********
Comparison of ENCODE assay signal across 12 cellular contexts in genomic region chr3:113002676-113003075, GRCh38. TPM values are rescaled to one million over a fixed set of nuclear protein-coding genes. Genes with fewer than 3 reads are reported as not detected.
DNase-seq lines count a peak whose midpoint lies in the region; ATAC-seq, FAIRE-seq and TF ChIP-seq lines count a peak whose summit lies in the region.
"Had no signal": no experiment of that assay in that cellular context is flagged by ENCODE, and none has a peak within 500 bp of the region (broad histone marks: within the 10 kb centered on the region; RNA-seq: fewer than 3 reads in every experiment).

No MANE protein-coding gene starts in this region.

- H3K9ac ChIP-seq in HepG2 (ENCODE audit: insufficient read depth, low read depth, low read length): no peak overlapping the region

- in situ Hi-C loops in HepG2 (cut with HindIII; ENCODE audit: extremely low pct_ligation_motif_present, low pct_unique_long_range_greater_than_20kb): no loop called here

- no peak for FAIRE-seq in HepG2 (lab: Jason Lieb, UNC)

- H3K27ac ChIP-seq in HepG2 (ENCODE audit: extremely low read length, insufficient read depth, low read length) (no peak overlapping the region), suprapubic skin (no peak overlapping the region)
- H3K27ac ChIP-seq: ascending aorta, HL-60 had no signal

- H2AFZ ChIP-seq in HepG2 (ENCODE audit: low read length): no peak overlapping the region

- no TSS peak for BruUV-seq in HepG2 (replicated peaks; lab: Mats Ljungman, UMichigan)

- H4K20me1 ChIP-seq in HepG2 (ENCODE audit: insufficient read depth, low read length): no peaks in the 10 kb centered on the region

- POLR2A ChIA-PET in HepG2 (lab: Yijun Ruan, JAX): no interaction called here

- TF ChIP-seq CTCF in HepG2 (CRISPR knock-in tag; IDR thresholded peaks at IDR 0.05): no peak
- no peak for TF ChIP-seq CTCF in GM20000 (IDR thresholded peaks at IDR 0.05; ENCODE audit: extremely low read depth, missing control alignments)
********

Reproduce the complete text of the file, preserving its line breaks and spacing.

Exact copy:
Comparison of ENCODE assay signal across 12 cellular contexts in genomic region chr3:113002676-113003075, GRCh38. TPM values are rescaled to one million over a fixed set of nuclear protein-coding genes. Genes with fewer than 3 reads are reported as not detected.
DNase-seq lines count a peak whose midpoint lies in the region; ATAC-seq, FAIRE-seq and TF ChIP-seq lines count a peak whose summit lies in the region.
"Had no signal": no experiment of that assay in that cellular context is flagged by ENCODE, and none has a peak within 500 bp of the region (broad histone marks: within the 10 kb centered on the region; RNA-seq: fewer than 3 reads in every experiment).

No MANE protein-coding gene starts in this region.

- H3K9ac ChIP-seq in HepG2 (ENCODE audit: insufficient read depth, low read depth, low read length): no peak overlapping the region

- in situ Hi-C loops in HepG2 (cut with HindIII; ENCODE audit: extremely low pct_ligation_motif_present, low pct_unique_long_range_greater_than_20kb): no loop called here

- no peak for FAIRE-seq in HepG2 (lab: Jason Lieb, UNC)

- H3K27ac ChIP-seq in HepG2 (ENCODE audit: extremely low read length, insufficient read depth, low read length) (no peak overlapping the region), suprapubic skin (no peak overlapping the region)
- H3K27ac ChIP-seq: ascending aorta, HL-60 had no signal

- H2AFZ ChIP-seq in HepG2 (ENCODE audit: low read length): no peak overlapping the region

- no TSS peak for BruUV-seq in HepG2 (replicated peaks; lab: Mats Ljungman, UMichigan)

- H4K20me1 ChIP-seq in HepG2 (ENCODE audit: insufficient read depth, low read length): no peaks in the 10 kb centered on the region

- POLR2A ChIA-PET in HepG2 (lab: Yijun Ruan, JAX): no interaction called here

- TF ChIP-seq CTCF in HepG2 (CRISPR knock-in tag; IDR thresholded peaks at IDR 0.05): no peak
- no peak for TF ChIP-seq CTCF in GM20000 (IDR thresholded peaks at IDR 0.05; ENCODE audit: extremely low read depth, missing control alignments)